• Translators must read the original language fluently. They usually translate into their native language.
  • Nearly all translation work is done on a computer, and translators receive and submit most assignments electronically. Translations often go through several revisions before becoming final.
  • Translation usually is done with computer-assisted translation (CAT) tools, in which a computer database of previously translated sentences or segments (called a “translation memory”) may be used to translate new text. CAT tools allow translators to work more efficiently and consistently. Translators also edit materials translated by computers, or machine translation. This process is called post-editing.
  • Interpretation and translation services are needed in virtually all subject areas. Although most interpreters and translators specialize in a particular field or industry, many have more than one area of specialization.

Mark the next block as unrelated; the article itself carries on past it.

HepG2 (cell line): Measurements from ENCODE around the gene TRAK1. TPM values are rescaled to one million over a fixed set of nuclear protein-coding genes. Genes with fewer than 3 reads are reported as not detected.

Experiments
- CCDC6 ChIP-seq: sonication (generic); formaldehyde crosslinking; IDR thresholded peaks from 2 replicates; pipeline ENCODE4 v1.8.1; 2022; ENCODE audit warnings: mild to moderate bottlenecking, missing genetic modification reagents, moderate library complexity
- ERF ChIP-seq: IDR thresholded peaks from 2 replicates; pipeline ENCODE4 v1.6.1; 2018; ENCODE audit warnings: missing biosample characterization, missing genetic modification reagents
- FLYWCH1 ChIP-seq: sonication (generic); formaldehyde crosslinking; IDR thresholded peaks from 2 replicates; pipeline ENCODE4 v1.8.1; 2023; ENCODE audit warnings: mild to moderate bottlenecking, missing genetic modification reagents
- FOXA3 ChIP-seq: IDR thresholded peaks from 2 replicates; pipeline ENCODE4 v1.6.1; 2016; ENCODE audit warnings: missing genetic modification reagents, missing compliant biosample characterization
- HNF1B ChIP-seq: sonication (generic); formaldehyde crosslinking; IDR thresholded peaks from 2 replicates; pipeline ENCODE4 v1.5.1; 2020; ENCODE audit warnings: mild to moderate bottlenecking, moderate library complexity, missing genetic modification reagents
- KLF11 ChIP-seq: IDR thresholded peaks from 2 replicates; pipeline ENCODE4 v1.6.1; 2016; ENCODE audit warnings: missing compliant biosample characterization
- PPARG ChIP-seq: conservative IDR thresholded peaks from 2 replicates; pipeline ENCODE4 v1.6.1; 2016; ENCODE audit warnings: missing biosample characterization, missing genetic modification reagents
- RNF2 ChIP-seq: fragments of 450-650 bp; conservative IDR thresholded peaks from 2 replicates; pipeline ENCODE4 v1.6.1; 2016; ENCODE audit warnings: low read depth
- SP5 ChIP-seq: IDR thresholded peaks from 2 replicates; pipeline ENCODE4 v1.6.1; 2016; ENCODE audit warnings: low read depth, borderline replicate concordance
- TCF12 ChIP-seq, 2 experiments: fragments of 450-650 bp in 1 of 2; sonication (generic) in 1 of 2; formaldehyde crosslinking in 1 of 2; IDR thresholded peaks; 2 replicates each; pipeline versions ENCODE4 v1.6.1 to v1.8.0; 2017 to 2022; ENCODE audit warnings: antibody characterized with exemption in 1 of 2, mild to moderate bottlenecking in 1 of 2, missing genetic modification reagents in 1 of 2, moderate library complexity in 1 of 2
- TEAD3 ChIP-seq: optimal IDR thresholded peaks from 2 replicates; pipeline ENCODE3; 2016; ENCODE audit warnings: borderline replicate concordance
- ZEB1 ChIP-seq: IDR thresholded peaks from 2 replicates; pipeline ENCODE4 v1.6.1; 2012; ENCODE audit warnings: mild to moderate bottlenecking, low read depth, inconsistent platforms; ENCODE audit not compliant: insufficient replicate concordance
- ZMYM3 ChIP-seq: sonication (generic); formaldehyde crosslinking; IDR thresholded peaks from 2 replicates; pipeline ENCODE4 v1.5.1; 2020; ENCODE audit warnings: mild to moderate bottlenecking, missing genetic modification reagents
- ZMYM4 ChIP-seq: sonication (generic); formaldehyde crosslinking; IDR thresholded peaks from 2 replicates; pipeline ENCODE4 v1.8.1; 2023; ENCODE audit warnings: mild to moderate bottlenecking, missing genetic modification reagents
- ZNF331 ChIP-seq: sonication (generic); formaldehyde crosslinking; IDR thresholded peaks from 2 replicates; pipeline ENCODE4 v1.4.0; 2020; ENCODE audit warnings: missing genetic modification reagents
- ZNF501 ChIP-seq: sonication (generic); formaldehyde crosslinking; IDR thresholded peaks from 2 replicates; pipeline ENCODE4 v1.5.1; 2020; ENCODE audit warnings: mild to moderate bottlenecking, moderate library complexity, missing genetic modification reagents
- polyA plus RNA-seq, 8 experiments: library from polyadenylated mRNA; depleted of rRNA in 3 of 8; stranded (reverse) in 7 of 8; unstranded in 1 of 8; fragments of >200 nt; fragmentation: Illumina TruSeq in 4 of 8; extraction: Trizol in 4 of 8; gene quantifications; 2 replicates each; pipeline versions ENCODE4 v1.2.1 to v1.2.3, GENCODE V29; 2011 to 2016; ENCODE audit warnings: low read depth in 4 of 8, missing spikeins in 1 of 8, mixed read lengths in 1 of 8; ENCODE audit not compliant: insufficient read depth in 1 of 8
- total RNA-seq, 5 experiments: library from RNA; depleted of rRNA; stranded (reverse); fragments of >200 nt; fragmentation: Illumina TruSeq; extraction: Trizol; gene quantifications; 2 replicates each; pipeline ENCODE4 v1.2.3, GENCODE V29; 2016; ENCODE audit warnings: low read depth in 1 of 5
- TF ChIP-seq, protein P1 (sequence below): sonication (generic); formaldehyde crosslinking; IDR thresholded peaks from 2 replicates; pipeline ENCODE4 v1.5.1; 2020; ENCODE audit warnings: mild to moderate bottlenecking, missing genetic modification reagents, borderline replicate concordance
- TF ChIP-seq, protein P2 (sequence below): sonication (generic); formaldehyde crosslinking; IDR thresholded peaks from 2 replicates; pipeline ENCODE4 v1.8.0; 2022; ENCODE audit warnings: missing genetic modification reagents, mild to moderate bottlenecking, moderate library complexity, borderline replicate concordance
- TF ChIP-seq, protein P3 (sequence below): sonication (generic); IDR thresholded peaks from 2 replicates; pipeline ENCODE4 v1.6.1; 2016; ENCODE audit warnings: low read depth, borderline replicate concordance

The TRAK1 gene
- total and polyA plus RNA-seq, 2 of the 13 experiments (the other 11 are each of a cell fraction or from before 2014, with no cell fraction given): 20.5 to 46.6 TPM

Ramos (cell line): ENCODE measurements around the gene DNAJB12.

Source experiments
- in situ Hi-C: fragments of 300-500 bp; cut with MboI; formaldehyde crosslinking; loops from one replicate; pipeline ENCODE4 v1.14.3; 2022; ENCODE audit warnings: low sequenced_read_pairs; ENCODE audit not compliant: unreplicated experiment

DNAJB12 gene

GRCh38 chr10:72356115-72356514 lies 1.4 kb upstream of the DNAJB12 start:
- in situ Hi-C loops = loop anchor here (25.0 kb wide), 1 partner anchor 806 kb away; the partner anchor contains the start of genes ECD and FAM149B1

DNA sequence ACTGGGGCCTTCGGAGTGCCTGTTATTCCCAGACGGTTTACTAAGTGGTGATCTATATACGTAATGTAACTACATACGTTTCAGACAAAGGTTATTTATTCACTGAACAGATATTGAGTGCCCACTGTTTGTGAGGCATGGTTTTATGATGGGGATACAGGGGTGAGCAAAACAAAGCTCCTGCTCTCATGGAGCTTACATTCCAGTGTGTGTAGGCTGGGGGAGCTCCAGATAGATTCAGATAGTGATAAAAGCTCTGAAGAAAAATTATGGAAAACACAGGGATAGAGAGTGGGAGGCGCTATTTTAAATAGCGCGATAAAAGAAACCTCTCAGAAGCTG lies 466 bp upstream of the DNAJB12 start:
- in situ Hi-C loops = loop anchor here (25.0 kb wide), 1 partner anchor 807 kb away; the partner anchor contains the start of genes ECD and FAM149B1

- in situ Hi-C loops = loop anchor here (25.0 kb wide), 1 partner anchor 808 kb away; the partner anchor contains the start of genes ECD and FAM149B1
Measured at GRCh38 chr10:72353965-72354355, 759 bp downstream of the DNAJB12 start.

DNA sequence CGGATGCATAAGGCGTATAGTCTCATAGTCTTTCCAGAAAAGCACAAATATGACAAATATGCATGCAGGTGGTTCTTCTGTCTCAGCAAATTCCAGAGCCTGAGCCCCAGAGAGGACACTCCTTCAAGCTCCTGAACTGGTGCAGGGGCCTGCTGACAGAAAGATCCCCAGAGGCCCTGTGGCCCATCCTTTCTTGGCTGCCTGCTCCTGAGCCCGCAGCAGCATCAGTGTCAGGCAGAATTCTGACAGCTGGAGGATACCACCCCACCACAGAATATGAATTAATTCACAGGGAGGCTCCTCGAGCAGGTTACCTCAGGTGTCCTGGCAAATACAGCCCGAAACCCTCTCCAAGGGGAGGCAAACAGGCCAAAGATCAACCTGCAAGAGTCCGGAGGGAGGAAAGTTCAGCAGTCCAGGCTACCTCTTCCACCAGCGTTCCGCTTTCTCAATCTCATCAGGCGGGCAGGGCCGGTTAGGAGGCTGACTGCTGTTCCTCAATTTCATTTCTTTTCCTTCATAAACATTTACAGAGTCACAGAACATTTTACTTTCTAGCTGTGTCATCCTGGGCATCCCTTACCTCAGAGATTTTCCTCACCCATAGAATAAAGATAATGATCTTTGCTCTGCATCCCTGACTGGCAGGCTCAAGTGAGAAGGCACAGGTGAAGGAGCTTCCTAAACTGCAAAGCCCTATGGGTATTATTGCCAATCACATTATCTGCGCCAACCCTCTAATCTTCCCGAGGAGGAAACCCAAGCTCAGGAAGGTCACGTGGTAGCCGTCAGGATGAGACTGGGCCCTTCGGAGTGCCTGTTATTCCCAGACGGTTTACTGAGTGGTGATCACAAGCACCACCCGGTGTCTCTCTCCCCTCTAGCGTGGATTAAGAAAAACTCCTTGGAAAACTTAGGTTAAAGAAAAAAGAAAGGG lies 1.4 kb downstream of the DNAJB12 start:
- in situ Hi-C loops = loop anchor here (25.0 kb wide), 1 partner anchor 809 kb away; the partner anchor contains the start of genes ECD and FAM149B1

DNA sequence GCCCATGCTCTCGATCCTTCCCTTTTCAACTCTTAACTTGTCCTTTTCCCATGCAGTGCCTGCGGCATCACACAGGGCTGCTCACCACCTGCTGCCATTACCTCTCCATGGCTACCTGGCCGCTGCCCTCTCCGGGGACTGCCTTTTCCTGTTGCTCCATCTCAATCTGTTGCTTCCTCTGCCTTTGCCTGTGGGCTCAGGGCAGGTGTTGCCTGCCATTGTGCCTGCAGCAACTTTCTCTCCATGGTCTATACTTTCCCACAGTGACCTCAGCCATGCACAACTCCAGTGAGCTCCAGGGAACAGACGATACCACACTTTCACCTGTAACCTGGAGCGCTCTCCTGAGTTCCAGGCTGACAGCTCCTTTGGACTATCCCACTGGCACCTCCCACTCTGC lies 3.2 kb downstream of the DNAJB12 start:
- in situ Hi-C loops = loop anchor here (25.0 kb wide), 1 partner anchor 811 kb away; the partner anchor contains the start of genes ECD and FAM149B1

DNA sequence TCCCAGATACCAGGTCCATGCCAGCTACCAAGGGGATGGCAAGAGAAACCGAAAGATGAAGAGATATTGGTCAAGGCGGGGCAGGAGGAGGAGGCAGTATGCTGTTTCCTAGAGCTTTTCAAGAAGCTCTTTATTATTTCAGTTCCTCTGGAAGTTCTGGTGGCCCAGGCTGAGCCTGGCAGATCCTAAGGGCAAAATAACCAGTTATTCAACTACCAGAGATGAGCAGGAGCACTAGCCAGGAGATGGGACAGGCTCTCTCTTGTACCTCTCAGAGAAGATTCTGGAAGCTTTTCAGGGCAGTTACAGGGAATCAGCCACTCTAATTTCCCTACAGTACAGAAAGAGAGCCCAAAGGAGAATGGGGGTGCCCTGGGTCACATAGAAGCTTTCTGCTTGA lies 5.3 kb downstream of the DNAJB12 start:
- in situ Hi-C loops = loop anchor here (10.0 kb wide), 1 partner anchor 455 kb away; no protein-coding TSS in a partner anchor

Did You Know?

La langue, Sprache, 語言.

However you say it, we all speak at least one. In fact, more than a quarter of us speak one of just three languages as our native tongue, according to data from Ethnologue, a database of languages.  That’s three languages between more than 2 billion people.   Those three, and the rest of the top 10 most spoken languages in the world, are all visualized in this chart by Statista. read more…

–courtesy of World Economic Forum